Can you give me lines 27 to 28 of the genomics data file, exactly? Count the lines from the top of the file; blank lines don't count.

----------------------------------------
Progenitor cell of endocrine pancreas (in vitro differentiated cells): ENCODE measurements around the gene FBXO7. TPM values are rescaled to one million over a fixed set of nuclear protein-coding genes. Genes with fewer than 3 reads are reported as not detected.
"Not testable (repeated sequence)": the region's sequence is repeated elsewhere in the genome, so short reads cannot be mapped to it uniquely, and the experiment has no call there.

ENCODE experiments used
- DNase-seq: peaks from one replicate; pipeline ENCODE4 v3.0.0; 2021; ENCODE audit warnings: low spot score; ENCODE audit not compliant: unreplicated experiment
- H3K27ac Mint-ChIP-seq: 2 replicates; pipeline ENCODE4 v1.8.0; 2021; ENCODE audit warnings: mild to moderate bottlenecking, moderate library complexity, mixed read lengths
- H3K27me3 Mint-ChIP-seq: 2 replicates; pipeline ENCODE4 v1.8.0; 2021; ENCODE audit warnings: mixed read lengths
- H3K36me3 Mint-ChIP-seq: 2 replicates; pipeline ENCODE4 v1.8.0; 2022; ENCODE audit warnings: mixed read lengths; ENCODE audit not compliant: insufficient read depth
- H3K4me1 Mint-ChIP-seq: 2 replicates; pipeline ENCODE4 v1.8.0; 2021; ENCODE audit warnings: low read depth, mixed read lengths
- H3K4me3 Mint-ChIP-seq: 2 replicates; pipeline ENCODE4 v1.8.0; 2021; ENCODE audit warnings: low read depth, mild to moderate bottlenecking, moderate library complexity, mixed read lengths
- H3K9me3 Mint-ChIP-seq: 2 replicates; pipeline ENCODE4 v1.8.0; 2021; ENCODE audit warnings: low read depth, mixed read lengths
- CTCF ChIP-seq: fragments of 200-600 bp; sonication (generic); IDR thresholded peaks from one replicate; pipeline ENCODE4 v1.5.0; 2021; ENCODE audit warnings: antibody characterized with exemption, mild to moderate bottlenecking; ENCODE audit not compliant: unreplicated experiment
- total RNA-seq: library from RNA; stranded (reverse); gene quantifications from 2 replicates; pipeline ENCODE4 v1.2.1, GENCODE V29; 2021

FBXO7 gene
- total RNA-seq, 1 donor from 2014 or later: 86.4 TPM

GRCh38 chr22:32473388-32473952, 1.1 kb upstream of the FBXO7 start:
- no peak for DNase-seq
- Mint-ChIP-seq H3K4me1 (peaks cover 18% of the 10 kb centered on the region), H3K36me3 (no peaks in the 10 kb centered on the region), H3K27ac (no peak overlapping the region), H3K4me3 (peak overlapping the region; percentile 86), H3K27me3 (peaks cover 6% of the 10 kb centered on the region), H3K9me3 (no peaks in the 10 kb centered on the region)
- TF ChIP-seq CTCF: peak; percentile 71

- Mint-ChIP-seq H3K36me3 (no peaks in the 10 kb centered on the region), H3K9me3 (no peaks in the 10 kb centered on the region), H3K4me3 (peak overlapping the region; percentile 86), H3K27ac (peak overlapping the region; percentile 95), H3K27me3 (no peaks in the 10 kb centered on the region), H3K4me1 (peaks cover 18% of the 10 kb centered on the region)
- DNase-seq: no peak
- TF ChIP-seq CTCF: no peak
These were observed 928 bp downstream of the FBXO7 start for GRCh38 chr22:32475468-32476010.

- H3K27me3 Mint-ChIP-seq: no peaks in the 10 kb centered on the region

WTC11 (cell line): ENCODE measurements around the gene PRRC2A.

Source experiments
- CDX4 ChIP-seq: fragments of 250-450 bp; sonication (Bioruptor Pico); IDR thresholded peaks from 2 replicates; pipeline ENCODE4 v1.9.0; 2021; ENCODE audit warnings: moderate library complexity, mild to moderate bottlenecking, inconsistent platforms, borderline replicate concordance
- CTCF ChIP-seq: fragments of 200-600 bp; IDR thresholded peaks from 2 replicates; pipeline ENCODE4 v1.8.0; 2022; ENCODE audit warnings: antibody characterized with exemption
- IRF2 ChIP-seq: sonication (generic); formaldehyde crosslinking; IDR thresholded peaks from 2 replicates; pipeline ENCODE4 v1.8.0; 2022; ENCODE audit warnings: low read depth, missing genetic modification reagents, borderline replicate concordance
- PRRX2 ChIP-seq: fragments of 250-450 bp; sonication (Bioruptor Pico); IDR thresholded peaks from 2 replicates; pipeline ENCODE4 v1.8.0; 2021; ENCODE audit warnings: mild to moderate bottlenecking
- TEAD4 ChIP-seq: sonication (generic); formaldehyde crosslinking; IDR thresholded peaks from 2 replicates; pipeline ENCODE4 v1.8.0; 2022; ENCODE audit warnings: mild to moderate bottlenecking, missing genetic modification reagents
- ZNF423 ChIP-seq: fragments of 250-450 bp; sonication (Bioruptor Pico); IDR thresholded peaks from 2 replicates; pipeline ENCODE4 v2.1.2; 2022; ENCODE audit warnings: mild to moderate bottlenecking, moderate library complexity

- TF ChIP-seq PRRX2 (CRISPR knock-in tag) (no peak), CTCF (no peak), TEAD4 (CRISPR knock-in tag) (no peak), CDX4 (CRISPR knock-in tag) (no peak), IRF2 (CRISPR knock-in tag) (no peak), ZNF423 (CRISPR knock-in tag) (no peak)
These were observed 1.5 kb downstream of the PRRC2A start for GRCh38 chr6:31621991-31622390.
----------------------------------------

- CTCF ChIP-seq: fragments of 200-600 bp; IDR thresholded peaks from 2 replicates; pipeline ENCODE4 v1.8.0; 2022; ENCODE audit warnings: antibody characterized with exemption
- IRF2 ChIP-seq: sonication (generic); formaldehyde crosslinking; IDR thresholded peaks from 2 replicates; pipeline ENCODE4 v1.8.0; 2022; ENCODE audit warnings: low read depth, missing genetic modification reagents, borderline replicate concordance